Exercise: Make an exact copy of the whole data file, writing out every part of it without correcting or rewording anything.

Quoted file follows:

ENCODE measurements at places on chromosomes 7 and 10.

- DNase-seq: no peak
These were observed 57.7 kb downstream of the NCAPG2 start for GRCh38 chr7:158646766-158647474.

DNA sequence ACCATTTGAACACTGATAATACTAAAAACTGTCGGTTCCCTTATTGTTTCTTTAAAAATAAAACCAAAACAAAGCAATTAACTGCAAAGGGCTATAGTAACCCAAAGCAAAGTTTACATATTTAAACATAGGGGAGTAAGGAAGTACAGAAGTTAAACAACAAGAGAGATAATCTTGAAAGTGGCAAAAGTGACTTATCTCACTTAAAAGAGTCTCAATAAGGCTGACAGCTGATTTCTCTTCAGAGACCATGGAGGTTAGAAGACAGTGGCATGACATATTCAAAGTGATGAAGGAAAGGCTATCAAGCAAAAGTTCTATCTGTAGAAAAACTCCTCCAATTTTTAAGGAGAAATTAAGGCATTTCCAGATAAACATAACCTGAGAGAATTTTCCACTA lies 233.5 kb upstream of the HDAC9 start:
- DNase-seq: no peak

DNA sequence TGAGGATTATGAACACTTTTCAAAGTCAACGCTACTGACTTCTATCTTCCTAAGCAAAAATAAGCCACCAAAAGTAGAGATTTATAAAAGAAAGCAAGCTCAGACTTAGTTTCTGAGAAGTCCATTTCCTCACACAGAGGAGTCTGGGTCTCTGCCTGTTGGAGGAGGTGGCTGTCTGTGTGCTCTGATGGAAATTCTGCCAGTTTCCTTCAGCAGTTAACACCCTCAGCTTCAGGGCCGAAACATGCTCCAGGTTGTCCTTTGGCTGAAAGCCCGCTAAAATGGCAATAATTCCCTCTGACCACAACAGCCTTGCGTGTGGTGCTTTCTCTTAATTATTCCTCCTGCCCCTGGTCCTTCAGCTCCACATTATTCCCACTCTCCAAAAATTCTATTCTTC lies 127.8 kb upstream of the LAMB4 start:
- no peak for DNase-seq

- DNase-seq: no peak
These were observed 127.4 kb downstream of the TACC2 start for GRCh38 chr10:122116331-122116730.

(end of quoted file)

ENCODE measurements at places on chromosomes 7 and 10.

- DNase-seq: no peak
These were observed 57.7 kb downstream of the NCAPG2 start for GRCh38 chr7:158646766-158647474.

DNA sequence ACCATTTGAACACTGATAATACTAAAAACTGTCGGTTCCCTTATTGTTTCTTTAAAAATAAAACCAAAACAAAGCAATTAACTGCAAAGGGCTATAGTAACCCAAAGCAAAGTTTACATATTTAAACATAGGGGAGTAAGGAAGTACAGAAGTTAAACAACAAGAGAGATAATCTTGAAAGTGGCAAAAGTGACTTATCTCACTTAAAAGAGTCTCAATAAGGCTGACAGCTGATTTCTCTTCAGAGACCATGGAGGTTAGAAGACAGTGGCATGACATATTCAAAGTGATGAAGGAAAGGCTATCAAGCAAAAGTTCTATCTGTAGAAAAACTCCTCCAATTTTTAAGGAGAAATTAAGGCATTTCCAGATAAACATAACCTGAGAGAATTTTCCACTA lies 233.5 kb upstream of the HDAC9 start:
- DNase-seq: no peak

DNA sequence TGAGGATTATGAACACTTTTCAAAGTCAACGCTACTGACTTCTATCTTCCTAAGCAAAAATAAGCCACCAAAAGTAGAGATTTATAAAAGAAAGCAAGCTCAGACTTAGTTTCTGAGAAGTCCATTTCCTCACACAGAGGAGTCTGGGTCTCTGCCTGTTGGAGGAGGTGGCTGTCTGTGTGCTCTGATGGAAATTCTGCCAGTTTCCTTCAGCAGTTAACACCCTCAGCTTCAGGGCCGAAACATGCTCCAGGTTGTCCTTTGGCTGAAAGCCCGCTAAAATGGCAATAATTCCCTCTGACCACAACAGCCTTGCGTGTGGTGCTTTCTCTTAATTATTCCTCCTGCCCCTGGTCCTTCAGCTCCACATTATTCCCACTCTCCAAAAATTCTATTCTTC lies 127.8 kb upstream of the LAMB4 start:
- no peak for DNase-seq

- DNase-seq: no peak
These were observed 127.4 kb downstream of the TACC2 start for GRCh38 chr10:122116331-122116730.